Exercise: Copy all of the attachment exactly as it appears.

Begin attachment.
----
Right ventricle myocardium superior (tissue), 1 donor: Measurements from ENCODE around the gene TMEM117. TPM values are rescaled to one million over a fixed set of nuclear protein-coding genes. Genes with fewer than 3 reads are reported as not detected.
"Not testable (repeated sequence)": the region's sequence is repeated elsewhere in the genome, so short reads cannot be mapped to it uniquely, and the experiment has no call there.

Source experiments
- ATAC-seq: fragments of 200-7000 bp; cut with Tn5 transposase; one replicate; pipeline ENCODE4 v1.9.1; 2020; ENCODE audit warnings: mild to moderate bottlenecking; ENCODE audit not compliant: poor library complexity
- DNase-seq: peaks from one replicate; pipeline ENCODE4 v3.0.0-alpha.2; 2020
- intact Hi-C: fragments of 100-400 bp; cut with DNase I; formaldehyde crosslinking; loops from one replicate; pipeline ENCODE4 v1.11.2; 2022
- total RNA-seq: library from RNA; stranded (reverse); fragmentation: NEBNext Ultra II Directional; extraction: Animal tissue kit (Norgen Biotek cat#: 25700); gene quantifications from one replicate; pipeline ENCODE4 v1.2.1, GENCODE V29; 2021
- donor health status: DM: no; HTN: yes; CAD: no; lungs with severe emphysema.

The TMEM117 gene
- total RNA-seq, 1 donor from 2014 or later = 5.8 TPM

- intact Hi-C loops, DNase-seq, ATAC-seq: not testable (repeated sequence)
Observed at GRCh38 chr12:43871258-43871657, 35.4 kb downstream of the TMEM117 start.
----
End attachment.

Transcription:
Right ventricle myocardium superior (tissue), 1 donor: Measurements from ENCODE around the gene TMEM117. TPM values are rescaled to one million over a fixed set of nuclear protein-coding genes. Genes with fewer than 3 reads are reported as not detected.
"Not testable (repeated sequence)": the region's sequence is repeated elsewhere in the genome, so short reads cannot be mapped to it uniquely, and the experiment has no call there.

Source experiments
- ATAC-seq: fragments of 200-7000 bp; cut with Tn5 transposase; one replicate; pipeline ENCODE4 v1.9.1; 2020; ENCODE audit warnings: mild to moderate bottlenecking; ENCODE audit not compliant: poor library complexity
- DNase-seq: peaks from one replicate; pipeline ENCODE4 v3.0.0-alpha.2; 2020
- intact Hi-C: fragments of 100-400 bp; cut with DNase I; formaldehyde crosslinking; loops from one replicate; pipeline ENCODE4 v1.11.2; 2022
- total RNA-seq: library from RNA; stranded (reverse); fragmentation: NEBNext Ultra II Directional; extraction: Animal tissue kit (Norgen Biotek cat#: 25700); gene quantifications from one replicate; pipeline ENCODE4 v1.2.1, GENCODE V29; 2021
- donor health status: DM: no; HTN: yes; CAD: no; lungs with severe emphysema.

The TMEM117 gene
- total RNA-seq, 1 donor from 2014 or later = 5.8 TPM

- intact Hi-C loops, DNase-seq, ATAC-seq: not testable (repeated sequence)
Observed at GRCh38 chr12:43871258-43871657, 35.4 kb downstream of the TMEM117 start.